Daily news update: FMA investigate advice regarding KiwiSaver , and more stories

The FMA is looking into an adviser that recommended clients move savings into more conservative accounts during Level 4 lockdown. The FMA has stated that this advice could cause great damage to clients. Clients that accepted the advice provided in a mass email would have locked in the losses caused by the market volatility. As a result of the adviser’s actions, the FMA has reminded the public that they should consider all options before making any changes.

"The AFA sent a bulk email in March 2020 to clients urgently recommending they move their savings in KiwiSaver and other funds to less risky options.

The FMA was alerted to the communication after receiving a complaint from one of the adviser’s clients.

FMA head of supervision James Greig said the advice was inappropriate and had the potential for significant harm.

"The FMA has a low tolerance for poor conduct that poses risk to customers as a result of the Covid-19 crisis, especially because New Zealanders are looking for financial guidance at this time.” Click here to read more

In other news:

FMA: Providers working to help panicked switchers

PartnerRe: PartnerRe announces two new CEOs

Partners Life: New independent director at Partners Life

Is a brokerage no longer a “lifestyle” business?

Reserve Bank: Reserve Bank governor believes rates can go lower

Fidelity Life announces departure of CEO

Fidelity Life announces departure of CEO

Life insurer Fidelity Life has announced the resignation of CEO Nadine Tereora. Nadine has indicated she wants to spend more time with her family and this will be her final week at Fidelity Life.

Fidelity Life Chair Brian Blake says he’s disappointed to lose Nadine after three and a half years.

“During Nadine’s tenure as CEO Fidelity Life secured a $100 million cornerstone investment from the NZ Super Fund, won the ANZIIF New Zealand Life Insurance Company of the Year Award for three consecutive years and maintained our position as New Zealand’s largest locally owned life insurer.

“I’d like to thank Nadine for her service and wish her and her family all the very best for the future.”

Mr Blake emphasised Fidelity Life is in good shape: “We have a strong team, we’re in a strong financial position and we’re well-placed moving forwards.”

The challenges posed by Covid-19 have been navigated well so far, and the company’s transformation strategy is tracking well, with the recent launches of a refreshed brand and new wellbeing app, Sharecare, being great examples.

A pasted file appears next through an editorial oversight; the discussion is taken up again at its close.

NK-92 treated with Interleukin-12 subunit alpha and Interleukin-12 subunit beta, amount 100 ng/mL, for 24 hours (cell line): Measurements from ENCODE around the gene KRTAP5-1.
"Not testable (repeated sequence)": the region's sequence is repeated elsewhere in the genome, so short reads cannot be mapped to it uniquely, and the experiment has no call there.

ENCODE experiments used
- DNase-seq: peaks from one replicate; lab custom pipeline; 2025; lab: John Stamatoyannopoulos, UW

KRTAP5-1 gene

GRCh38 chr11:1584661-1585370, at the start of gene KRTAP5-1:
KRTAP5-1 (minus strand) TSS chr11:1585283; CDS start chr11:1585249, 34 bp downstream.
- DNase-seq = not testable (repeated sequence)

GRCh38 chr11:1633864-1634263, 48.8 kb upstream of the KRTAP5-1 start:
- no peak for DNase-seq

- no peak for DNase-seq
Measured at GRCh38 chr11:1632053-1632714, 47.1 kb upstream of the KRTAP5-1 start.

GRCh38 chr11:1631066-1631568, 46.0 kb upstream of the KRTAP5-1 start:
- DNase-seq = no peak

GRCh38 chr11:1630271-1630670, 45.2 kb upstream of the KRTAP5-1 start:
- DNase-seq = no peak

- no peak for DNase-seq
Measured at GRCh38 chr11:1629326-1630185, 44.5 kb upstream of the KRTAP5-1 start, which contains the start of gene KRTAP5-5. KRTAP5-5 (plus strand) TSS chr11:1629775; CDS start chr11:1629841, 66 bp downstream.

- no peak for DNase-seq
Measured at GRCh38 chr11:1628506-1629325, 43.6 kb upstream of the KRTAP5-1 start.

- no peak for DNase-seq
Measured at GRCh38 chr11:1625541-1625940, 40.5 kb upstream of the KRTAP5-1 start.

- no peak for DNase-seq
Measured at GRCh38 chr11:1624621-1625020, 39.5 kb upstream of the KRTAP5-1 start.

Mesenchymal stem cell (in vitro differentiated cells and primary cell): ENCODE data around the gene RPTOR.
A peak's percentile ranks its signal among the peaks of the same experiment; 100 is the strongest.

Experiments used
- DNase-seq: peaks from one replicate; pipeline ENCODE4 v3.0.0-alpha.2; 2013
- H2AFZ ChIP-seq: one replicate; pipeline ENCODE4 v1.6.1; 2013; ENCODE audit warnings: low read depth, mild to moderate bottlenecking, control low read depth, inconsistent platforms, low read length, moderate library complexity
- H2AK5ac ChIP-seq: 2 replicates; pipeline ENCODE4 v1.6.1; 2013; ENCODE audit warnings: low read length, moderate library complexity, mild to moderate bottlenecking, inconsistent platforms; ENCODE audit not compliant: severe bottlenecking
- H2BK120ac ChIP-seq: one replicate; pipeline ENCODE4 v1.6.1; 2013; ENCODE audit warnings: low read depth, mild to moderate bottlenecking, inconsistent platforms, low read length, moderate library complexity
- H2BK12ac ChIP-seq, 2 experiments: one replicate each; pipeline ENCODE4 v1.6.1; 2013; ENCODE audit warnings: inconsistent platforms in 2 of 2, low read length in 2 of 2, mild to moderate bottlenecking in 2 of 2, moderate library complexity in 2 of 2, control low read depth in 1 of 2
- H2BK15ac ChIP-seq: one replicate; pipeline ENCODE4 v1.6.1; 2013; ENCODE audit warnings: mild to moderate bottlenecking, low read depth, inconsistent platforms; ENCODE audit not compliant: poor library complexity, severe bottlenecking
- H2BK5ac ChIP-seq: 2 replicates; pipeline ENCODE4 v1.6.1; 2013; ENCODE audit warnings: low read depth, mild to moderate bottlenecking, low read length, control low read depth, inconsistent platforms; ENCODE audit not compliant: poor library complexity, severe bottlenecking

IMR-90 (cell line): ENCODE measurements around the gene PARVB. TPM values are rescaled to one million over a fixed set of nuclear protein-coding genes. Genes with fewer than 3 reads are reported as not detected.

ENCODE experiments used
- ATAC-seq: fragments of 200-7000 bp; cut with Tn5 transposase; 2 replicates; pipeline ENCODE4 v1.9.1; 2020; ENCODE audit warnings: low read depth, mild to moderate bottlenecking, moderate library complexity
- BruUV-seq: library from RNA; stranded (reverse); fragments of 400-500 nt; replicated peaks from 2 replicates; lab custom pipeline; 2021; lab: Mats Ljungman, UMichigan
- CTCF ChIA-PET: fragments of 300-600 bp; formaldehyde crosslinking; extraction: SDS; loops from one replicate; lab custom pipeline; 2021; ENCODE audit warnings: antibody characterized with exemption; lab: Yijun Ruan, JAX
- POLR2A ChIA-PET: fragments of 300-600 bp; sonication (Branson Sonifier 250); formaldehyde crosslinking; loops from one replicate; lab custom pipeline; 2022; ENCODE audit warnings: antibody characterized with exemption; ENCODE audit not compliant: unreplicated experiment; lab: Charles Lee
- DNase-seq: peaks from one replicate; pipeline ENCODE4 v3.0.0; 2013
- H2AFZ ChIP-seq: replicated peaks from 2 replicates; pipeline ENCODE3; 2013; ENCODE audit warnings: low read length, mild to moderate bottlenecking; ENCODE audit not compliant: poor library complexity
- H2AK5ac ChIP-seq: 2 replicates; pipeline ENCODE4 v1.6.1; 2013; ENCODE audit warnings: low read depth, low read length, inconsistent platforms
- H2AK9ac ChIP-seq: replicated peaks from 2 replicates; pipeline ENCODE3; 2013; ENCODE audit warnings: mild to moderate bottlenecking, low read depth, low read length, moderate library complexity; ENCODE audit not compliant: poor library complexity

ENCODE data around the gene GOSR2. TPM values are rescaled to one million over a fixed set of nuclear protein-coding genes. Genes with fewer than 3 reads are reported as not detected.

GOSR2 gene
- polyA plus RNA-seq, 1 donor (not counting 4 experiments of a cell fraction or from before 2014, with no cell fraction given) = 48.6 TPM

Fidelity Life’s Board will commence the search for a new CEO immediately. In the meantime, Chief Distribution Officer Adrian Riminton and Chief Financial Officer Simon Pennington have been appointed as joint acting CEOs to provide continuity for Fidelity Life’s people, as well as for customers, advisers and partners.

“We remain firmly focused on a successful and sustainable future with our customers at the heart of everything we do,” said Mr Blake.



Daily news update: RBNZ fear for insurers and non-bank lenders, and news stories

Adrian Orr has highlighted that the financial system is sound enough to overcome the economic impacts of COVID-19. Although banks have coped well with the pandemic, the Reserve Bank has stated that insurers and non-bank lenders are more vulnerable.

“The Reserve Bank said in the central bank's annual report on financial stability published on Wednesday that banks had coped well with the coronavirus pandemic so far.

But under "severe enough scenarios, the viability of banks would come into question", it warned.

In the event of its worst-case lockdown scenario "initial modelling suggests that, without significant and timely mitigating actions, banks would fall below minimum capital requirements under this scenario," it said.

The Reserve Bank has also cautioned that some other financial institutions that take deposits from the public, and some life insurers, are already more vulnerable.” Click here to read

In other news:

FSC: Advisers more important than ever

COVID-19 exposing New Zealanders’ financial vulnerability

Retirement Commissioner: Collective effort from advisers needed

Take care before jumping on insurance relief, FMA warns

AIA: Fitch runs Covid-19 ruler over industry

EQC apologises for leakage of claims info

Daily news update: Cigna price changes introduced, and more stories

Cigna has made price changes to a number of products. The range of the changes are detailed in the table below. You can tell from the variety of changes that this is a complete repricing exercise - not merely an increase or decrease of a blanket percentage. Some prices will be much more competitive. Some segments are being increased. The only way to know for certain, is to do a comparison for each life. That's why a price comparison across the market is vital if you wish to offer help to clients seeking the most competitive products. Quotemonster still offers free price comparisons for financial advisers with an FSP number and an email account. 

YRT Life


From -12% to +8%

Level Life


From -24% to +1% Non-Smokers & Female Smokers, from -17% to +8% Male Smokers



From -13% to +10% Non-Smokers & -3% to +15% Smokers

Level Trauma


From -16% to +10% Non-Smokers, -16% to +18% Smokers

Income Protection


From -1% to -2%

Mortgage Protection